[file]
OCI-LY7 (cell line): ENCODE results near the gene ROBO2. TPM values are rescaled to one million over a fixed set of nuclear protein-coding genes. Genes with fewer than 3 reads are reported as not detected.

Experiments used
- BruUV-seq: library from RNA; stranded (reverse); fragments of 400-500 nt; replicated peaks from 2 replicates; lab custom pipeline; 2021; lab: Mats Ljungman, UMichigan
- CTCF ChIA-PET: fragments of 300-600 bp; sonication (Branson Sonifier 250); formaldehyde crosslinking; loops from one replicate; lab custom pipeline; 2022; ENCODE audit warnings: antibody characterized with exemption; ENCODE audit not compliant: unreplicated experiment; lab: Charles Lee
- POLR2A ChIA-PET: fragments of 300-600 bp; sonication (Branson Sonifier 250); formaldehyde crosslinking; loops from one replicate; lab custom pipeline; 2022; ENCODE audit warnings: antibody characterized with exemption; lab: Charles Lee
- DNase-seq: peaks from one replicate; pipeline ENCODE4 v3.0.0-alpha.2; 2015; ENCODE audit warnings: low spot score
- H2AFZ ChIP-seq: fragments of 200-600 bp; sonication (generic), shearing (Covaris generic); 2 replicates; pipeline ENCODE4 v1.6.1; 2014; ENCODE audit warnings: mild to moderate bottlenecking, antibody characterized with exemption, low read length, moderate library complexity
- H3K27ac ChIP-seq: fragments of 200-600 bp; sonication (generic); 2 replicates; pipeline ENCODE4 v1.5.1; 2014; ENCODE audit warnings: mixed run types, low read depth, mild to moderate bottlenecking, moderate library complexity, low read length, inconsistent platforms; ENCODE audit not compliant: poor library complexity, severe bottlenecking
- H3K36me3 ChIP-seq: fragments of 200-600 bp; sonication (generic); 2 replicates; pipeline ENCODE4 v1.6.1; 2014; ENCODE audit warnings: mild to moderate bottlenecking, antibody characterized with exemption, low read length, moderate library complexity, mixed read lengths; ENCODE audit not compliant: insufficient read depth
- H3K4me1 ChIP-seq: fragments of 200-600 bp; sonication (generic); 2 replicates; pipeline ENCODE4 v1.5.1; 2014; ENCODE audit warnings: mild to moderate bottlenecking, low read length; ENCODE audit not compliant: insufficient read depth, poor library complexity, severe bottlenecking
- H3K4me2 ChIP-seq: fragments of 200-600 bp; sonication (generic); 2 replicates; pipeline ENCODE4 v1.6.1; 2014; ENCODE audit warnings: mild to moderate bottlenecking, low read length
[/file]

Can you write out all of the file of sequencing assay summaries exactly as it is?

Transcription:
OCI-LY7 (cell line): ENCODE results near the gene ROBO2. TPM values are rescaled to one million over a fixed set of nuclear protein-coding genes. Genes with fewer than 3 reads are reported as not detected.

Experiments used
- BruUV-seq: library from RNA; stranded (reverse); fragments of 400-500 nt; replicated peaks from 2 replicates; lab custom pipeline; 2021; lab: Mats Ljungman, UMichigan
- CTCF ChIA-PET: fragments of 300-600 bp; sonication (Branson Sonifier 250); formaldehyde crosslinking; loops from one replicate; lab custom pipeline; 2022; ENCODE audit warnings: antibody characterized with exemption; ENCODE audit not compliant: unreplicated experiment; lab: Charles Lee
- POLR2A ChIA-PET: fragments of 300-600 bp; sonication (Branson Sonifier 250); formaldehyde crosslinking; loops from one replicate; lab custom pipeline; 2022; ENCODE audit warnings: antibody characterized with exemption; lab: Charles Lee
- DNase-seq: peaks from one replicate; pipeline ENCODE4 v3.0.0-alpha.2; 2015; ENCODE audit warnings: low spot score
- H2AFZ ChIP-seq: fragments of 200-600 bp; sonication (generic), shearing (Covaris generic); 2 replicates; pipeline ENCODE4 v1.6.1; 2014; ENCODE audit warnings: mild to moderate bottlenecking, antibody characterized with exemption, low read length, moderate library complexity
- H3K27ac ChIP-seq: fragments of 200-600 bp; sonication (generic); 2 replicates; pipeline ENCODE4 v1.5.1; 2014; ENCODE audit warnings: mixed run types, low read depth, mild to moderate bottlenecking, moderate library complexity, low read length, inconsistent platforms; ENCODE audit not compliant: poor library complexity, severe bottlenecking
- H3K36me3 ChIP-seq: fragments of 200-600 bp; sonication (generic); 2 replicates; pipeline ENCODE4 v1.6.1; 2014; ENCODE audit warnings: mild to moderate bottlenecking, antibody characterized with exemption, low read length, moderate library complexity, mixed read lengths; ENCODE audit not compliant: insufficient read depth
- H3K4me1 ChIP-seq: fragments of 200-600 bp; sonication (generic); 2 replicates; pipeline ENCODE4 v1.5.1; 2014; ENCODE audit warnings: mild to moderate bottlenecking, low read length; ENCODE audit not compliant: insufficient read depth, poor library complexity, severe bottlenecking
- H3K4me2 ChIP-seq: fragments of 200-600 bp; sonication (generic); 2 replicates; pipeline ENCODE4 v1.6.1; 2014; ENCODE audit warnings: mild to moderate bottlenecking, low read length